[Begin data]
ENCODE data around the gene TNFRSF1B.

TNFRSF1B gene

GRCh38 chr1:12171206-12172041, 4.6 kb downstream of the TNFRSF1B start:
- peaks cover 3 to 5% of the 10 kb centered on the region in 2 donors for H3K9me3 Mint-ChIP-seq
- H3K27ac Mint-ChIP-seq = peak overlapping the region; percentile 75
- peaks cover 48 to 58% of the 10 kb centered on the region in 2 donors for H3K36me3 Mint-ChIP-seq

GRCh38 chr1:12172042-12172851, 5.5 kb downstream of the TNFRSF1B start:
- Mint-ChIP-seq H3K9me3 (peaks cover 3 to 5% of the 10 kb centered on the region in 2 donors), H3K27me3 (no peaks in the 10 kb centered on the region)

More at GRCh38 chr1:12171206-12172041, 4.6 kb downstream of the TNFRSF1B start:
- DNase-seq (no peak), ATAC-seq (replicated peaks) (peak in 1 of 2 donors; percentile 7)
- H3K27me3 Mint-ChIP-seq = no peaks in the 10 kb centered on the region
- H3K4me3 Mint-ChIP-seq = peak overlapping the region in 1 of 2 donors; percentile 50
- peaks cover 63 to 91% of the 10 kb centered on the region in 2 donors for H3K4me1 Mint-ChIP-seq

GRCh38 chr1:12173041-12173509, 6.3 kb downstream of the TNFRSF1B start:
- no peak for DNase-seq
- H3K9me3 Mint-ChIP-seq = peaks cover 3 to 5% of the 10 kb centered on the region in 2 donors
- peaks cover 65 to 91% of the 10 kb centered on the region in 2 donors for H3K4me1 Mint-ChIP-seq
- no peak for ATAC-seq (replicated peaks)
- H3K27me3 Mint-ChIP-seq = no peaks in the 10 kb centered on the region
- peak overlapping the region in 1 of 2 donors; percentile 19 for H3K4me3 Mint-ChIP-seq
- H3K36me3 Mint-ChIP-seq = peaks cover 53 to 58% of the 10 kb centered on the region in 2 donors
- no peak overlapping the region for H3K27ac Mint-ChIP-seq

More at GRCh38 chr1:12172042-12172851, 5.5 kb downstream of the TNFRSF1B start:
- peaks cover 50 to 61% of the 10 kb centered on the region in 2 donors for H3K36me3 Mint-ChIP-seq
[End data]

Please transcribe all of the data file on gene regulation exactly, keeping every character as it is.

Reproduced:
ENCODE data around the gene TNFRSF1B.

TNFRSF1B gene

GRCh38 chr1:12171206-12172041, 4.6 kb downstream of the TNFRSF1B start:
- peaks cover 3 to 5% of the 10 kb centered on the region in 2 donors for H3K9me3 Mint-ChIP-seq
- H3K27ac Mint-ChIP-seq = peak overlapping the region; percentile 75
- peaks cover 48 to 58% of the 10 kb centered on the region in 2 donors for H3K36me3 Mint-ChIP-seq

GRCh38 chr1:12172042-12172851, 5.5 kb downstream of the TNFRSF1B start:
- Mint-ChIP-seq H3K9me3 (peaks cover 3 to 5% of the 10 kb centered on the region in 2 donors), H3K27me3 (no peaks in the 10 kb centered on the region)

More at GRCh38 chr1:12171206-12172041, 4.6 kb downstream of the TNFRSF1B start:
- DNase-seq (no peak), ATAC-seq (replicated peaks) (peak in 1 of 2 donors; percentile 7)
- H3K27me3 Mint-ChIP-seq = no peaks in the 10 kb centered on the region
- H3K4me3 Mint-ChIP-seq = peak overlapping the region in 1 of 2 donors; percentile 50
- peaks cover 63 to 91% of the 10 kb centered on the region in 2 donors for H3K4me1 Mint-ChIP-seq

GRCh38 chr1:12173041-12173509, 6.3 kb downstream of the TNFRSF1B start:
- no peak for DNase-seq
- H3K9me3 Mint-ChIP-seq = peaks cover 3 to 5% of the 10 kb centered on the region in 2 donors
- peaks cover 65 to 91% of the 10 kb centered on the region in 2 donors for H3K4me1 Mint-ChIP-seq
- no peak for ATAC-seq (replicated peaks)
- H3K27me3 Mint-ChIP-seq = no peaks in the 10 kb centered on the region
- peak overlapping the region in 1 of 2 donors; percentile 19 for H3K4me3 Mint-ChIP-seq
- H3K36me3 Mint-ChIP-seq = peaks cover 53 to 58% of the 10 kb centered on the region in 2 donors
- no peak overlapping the region for H3K27ac Mint-ChIP-seq

More at GRCh38 chr1:12172042-12172851, 5.5 kb downstream of the TNFRSF1B start:
- peaks cover 50 to 61% of the 10 kb centered on the region in 2 donors for H3K36me3 Mint-ChIP-seq